Here are graphs showing the typical output current from a 74HCxx logic gate without current limiting:
 

Offline paulca

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Re: Driving LEDs from logic circuits
« Reply #9 on: November 16, 2017, 09:16:09 pm »
Are the 74HC4xxx series not CMOS  and the 74HCxx non CMOS?   Anyway I don't believe the 74HC02 is CMOS or TTL.

They work fine with 1k resistors and the total consumption for the whole working board this evening (555 made with OpAmps and a NOR gate Latch) was 9mA.
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Offline trys

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Re: Driving LEDs from logic circuits
« Reply #10 on: November 16, 2017, 10:22:35 pm »
You didn't acknowledge my post:


You will probably find that your LEDs will light with just 1mA, so you're looking at a series resistor of 4K7 (or something like that) if the outputs are at 5V. They won't be bright, but you'll be able to see them.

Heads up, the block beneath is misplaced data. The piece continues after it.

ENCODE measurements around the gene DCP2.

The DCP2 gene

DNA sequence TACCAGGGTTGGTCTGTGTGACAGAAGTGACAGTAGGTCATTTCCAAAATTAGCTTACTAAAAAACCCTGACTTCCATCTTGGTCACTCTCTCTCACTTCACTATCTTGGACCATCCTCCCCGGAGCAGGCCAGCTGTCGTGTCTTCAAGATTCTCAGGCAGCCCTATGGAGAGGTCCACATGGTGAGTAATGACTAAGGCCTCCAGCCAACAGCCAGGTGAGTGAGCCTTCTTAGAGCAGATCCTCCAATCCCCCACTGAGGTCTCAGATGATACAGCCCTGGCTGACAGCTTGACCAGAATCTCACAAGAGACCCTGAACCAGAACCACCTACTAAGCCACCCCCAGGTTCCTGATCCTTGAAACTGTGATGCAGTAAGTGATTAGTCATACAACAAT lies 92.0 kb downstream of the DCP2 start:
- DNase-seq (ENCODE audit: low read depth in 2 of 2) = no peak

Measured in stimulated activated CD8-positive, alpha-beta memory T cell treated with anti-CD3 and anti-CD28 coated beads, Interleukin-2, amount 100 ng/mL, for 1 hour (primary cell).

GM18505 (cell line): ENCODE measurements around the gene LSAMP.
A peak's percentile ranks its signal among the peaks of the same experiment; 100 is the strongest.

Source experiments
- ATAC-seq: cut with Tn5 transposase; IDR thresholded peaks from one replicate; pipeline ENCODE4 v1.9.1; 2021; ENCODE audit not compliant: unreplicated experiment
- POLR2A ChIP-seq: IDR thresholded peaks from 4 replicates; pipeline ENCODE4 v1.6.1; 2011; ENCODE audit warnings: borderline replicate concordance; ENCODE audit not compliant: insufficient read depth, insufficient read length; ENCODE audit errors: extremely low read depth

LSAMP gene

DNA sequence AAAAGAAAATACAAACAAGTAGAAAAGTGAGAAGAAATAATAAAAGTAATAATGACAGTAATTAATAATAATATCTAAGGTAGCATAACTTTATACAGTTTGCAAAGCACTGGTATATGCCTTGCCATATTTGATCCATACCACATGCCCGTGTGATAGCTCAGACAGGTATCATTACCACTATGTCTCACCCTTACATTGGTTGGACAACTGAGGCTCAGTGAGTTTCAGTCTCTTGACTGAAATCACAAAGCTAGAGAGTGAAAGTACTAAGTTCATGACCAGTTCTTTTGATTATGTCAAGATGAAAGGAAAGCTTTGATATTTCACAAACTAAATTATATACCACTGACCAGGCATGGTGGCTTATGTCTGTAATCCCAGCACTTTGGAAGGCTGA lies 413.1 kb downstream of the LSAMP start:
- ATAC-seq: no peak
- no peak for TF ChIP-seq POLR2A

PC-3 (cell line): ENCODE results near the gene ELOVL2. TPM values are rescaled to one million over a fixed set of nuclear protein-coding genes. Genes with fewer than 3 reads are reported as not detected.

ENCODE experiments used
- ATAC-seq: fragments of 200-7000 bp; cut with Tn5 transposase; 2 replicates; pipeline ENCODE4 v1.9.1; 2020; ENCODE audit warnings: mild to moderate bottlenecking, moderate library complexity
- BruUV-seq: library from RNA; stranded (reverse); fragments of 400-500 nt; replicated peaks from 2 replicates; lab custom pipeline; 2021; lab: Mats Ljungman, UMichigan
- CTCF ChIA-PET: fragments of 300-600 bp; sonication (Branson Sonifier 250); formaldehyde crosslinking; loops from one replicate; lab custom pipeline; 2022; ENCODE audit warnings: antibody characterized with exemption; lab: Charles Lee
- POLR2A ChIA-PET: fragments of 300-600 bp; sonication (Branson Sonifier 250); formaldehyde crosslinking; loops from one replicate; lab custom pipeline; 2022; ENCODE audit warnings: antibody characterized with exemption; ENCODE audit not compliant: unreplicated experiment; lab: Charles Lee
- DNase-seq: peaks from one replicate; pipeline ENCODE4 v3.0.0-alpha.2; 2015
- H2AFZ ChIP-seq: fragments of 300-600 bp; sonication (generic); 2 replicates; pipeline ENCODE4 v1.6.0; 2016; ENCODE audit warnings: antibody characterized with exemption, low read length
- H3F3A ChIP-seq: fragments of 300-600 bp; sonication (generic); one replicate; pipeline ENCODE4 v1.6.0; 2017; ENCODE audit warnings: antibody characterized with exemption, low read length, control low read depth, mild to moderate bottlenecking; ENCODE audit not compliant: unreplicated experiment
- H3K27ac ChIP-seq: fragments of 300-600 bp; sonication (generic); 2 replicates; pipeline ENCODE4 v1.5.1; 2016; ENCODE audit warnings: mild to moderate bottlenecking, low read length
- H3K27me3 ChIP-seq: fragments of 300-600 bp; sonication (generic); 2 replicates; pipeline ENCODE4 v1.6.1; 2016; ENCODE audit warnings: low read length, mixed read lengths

The mA draw of LEDs is usually quoted as maximums to stop us lot frying them. An LED fed with 20mA gives a good bright light.

Trys
 

Offline trys

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Re: Driving LEDs from logic circuits
« Reply #11 on: November 16, 2017, 10:27:40 pm »
Glad I helped. :)
 
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Offline Zero999

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Re: Driving LEDs from logic circuits
« Reply #12 on: November 16, 2017, 11:17:24 pm »
If the output of a Cmos logic gate is driving an LED then why do you want it to also produce a valid TTL 0.4V maximum output voltage??
There can be various reasons for needing to do this, such as using two gates to make an astable to flash an LED: one of the gate outputs will drive an LED as well as another gate.
 

Offline Audioguru